5. Kolmogorov-Smirnov Test • A technique used to determine if sample data follows a certain known distribution • Used for continuous distributions • Any number of samples is okay (small/large) • Uses CDF (known distn vs empirical distn) • Compute max vertical deviation from CDF • Check value(s) against K-S quantiles K+ = √n max ( Fobs(x) – Fexp(x) ) K- = √n max ( Fexp(x) – Fobs(x) )

  6. Simulation Run Length • Choosing the right duration for a simulation is a bit of an art (inexact step) • A bit like Goldilocks + the “three bears” • Too short: results may not be “typical” • Too long: excessive CPU time required • Just right: good results, reasonable time • Usual approach: guessing; bigger is better

  7. Simulation Warmup • One reason why simulation run-length matters is that simulation results might exhibit some temporal bias • Example: the first few customers arrive to an empty system, and are never lost • Need to determine “steady-state”, and discard (biased) transient results from either before (warmup) or after (cooldown)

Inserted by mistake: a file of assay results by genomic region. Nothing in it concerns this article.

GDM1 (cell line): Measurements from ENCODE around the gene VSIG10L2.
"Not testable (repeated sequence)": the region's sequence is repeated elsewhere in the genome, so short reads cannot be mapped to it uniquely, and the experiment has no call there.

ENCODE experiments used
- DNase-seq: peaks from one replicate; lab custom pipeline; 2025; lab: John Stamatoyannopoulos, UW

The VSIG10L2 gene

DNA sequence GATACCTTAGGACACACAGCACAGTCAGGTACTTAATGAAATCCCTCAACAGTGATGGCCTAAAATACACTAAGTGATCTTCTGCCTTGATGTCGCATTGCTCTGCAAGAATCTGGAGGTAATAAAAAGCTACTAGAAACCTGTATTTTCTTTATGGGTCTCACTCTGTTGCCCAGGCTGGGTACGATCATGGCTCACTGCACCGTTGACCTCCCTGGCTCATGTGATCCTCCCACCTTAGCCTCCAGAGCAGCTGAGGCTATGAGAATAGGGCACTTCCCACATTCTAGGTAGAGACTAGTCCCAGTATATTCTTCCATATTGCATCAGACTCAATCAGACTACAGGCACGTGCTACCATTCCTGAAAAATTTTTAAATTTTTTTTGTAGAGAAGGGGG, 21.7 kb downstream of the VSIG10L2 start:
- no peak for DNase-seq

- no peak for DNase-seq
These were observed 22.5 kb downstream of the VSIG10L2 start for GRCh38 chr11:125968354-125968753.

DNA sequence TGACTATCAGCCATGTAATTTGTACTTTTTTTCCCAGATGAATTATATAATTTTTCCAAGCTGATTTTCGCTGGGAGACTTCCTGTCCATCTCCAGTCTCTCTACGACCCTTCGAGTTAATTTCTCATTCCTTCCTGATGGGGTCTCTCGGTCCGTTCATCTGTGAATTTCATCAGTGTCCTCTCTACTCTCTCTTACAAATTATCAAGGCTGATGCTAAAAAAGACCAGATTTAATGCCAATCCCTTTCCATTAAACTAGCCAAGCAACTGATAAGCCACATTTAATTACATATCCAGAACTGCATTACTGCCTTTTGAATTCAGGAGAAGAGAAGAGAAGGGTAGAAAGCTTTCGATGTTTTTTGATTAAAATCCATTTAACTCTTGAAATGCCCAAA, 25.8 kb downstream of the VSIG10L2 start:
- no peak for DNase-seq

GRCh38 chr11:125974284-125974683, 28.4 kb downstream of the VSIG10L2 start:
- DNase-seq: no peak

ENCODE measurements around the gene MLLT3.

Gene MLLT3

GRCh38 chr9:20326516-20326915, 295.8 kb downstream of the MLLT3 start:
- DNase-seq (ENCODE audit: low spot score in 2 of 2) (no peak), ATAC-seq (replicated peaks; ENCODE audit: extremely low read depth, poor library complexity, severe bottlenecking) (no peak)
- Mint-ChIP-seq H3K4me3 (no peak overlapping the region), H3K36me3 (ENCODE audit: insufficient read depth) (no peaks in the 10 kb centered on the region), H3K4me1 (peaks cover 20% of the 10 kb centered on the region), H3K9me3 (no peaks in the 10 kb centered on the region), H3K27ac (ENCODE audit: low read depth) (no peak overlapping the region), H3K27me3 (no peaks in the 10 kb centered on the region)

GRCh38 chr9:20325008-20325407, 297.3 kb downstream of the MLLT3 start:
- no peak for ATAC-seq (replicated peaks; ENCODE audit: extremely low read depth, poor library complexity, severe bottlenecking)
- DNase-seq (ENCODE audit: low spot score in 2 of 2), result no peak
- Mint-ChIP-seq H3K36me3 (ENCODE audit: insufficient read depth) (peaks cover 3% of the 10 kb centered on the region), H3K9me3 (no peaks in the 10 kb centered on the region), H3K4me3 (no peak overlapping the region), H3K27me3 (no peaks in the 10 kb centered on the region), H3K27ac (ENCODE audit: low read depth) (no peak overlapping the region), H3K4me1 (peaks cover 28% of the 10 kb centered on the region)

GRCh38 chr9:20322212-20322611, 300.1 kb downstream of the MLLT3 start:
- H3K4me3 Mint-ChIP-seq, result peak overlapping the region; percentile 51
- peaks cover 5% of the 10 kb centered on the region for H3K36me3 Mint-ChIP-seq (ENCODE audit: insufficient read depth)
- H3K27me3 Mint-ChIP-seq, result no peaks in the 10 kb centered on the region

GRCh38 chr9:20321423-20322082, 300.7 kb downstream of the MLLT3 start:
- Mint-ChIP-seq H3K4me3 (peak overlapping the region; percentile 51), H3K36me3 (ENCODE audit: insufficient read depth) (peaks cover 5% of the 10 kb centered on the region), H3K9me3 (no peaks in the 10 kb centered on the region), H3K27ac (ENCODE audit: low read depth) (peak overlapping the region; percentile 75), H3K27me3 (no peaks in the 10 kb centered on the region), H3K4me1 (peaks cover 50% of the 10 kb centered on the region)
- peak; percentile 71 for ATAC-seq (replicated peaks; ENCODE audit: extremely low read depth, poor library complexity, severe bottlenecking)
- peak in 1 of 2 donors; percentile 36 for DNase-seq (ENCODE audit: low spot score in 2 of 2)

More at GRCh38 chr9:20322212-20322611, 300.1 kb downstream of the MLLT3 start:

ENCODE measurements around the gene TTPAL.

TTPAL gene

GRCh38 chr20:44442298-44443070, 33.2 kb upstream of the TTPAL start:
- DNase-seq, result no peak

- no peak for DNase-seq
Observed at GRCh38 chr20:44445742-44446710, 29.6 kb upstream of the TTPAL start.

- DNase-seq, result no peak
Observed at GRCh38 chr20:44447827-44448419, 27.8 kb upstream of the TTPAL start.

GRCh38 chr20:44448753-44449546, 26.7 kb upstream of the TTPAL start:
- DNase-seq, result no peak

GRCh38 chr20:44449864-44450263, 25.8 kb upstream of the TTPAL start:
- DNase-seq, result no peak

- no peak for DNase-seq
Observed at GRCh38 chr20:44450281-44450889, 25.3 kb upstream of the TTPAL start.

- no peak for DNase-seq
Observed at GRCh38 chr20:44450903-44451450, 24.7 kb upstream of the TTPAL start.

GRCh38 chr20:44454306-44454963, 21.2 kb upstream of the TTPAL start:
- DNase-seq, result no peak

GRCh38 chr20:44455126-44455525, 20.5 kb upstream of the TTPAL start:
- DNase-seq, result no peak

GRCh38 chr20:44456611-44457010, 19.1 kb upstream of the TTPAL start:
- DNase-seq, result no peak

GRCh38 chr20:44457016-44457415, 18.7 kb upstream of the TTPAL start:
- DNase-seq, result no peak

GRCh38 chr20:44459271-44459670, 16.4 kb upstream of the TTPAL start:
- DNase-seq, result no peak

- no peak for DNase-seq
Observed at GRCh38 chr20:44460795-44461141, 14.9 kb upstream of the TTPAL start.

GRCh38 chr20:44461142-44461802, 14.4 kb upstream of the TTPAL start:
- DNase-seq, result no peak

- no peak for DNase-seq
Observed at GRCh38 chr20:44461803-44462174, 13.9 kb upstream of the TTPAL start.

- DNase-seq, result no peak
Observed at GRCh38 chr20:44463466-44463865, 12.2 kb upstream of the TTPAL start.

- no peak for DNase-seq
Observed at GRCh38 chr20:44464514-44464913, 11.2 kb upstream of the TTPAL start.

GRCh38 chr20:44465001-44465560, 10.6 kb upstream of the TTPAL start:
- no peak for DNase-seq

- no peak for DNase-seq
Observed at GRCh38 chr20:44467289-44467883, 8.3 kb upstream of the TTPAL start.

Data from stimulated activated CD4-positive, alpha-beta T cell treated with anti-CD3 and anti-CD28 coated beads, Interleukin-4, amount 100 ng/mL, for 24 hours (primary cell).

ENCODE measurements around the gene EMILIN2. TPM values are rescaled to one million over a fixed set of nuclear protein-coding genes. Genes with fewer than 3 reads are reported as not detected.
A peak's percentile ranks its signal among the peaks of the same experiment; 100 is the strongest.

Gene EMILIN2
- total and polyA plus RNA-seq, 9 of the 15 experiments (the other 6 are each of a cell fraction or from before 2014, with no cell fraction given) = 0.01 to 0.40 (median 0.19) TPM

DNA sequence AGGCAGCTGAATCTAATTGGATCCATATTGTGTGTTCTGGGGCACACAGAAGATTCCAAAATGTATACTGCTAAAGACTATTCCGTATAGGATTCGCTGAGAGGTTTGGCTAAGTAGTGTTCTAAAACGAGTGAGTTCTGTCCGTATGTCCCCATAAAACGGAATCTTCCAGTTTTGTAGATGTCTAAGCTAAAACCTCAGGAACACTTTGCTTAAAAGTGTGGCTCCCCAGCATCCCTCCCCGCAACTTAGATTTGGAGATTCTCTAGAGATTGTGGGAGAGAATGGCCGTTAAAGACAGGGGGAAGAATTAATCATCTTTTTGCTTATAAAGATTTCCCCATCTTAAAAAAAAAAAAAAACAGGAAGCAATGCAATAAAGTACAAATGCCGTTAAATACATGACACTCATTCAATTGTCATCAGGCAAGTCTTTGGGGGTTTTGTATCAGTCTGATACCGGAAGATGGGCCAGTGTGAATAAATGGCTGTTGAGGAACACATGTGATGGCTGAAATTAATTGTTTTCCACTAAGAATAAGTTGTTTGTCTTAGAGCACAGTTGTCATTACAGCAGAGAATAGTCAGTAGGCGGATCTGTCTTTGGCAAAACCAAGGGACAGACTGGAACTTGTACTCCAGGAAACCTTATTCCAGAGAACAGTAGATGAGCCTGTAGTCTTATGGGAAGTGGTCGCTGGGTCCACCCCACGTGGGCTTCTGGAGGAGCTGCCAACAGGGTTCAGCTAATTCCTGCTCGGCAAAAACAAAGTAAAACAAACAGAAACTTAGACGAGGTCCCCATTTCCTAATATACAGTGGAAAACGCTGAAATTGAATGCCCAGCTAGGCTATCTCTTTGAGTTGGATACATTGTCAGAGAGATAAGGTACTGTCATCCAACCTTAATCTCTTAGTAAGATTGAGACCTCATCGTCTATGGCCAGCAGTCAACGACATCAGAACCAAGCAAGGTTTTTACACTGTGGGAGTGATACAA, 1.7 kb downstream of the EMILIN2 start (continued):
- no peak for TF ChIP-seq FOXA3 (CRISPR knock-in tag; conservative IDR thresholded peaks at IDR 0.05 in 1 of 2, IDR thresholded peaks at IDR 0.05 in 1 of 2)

8. Simulation Replications • One way to establish statistical confidence in simulation results is to repeat an experiment multiple times • Multiple replications, with exact same config parameters, but different seeds • Assumes independent results + normality • Can compute the “mean of means” and the “variance of the global mean”